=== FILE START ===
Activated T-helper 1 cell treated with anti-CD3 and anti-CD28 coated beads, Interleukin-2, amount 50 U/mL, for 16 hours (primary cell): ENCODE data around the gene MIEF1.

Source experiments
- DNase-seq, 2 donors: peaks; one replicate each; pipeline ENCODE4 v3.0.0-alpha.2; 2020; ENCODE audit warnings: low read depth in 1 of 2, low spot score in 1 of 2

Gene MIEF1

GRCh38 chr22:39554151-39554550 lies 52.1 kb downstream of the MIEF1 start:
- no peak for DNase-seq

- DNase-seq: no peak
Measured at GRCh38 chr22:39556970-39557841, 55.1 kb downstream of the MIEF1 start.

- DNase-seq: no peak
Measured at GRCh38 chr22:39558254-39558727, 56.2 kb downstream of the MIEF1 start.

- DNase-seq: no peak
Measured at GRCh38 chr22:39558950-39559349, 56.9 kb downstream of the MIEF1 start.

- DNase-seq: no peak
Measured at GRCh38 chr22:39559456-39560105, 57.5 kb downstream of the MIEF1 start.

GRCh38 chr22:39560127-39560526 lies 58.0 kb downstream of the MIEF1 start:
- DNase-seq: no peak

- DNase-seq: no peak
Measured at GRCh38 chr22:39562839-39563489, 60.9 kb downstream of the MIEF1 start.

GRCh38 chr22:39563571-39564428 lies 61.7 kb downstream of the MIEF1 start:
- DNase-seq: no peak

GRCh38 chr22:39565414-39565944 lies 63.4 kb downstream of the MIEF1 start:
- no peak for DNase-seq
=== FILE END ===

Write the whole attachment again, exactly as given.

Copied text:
Activated T-helper 1 cell treated with anti-CD3 and anti-CD28 coated beads, Interleukin-2, amount 50 U/mL, for 16 hours (primary cell): ENCODE data around the gene MIEF1.

Source experiments
- DNase-seq, 2 donors: peaks; one replicate each; pipeline ENCODE4 v3.0.0-alpha.2; 2020; ENCODE audit warnings: low read depth in 1 of 2, low spot score in 1 of 2

Gene MIEF1

GRCh38 chr22:39554151-39554550 lies 52.1 kb downstream of the MIEF1 start:
- no peak for DNase-seq

- DNase-seq: no peak
Measured at GRCh38 chr22:39556970-39557841, 55.1 kb downstream of the MIEF1 start.

- DNase-seq: no peak
Measured at GRCh38 chr22:39558254-39558727, 56.2 kb downstream of the MIEF1 start.

- DNase-seq: no peak
Measured at GRCh38 chr22:39558950-39559349, 56.9 kb downstream of the MIEF1 start.

- DNase-seq: no peak
Measured at GRCh38 chr22:39559456-39560105, 57.5 kb downstream of the MIEF1 start.

GRCh38 chr22:39560127-39560526 lies 58.0 kb downstream of the MIEF1 start:
- DNase-seq: no peak

- DNase-seq: no peak
Measured at GRCh38 chr22:39562839-39563489, 60.9 kb downstream of the MIEF1 start.

GRCh38 chr22:39563571-39564428 lies 61.7 kb downstream of the MIEF1 start:
- DNase-seq: no peak

GRCh38 chr22:39565414-39565944 lies 63.4 kb downstream of the MIEF1 start:
- no peak for DNase-seq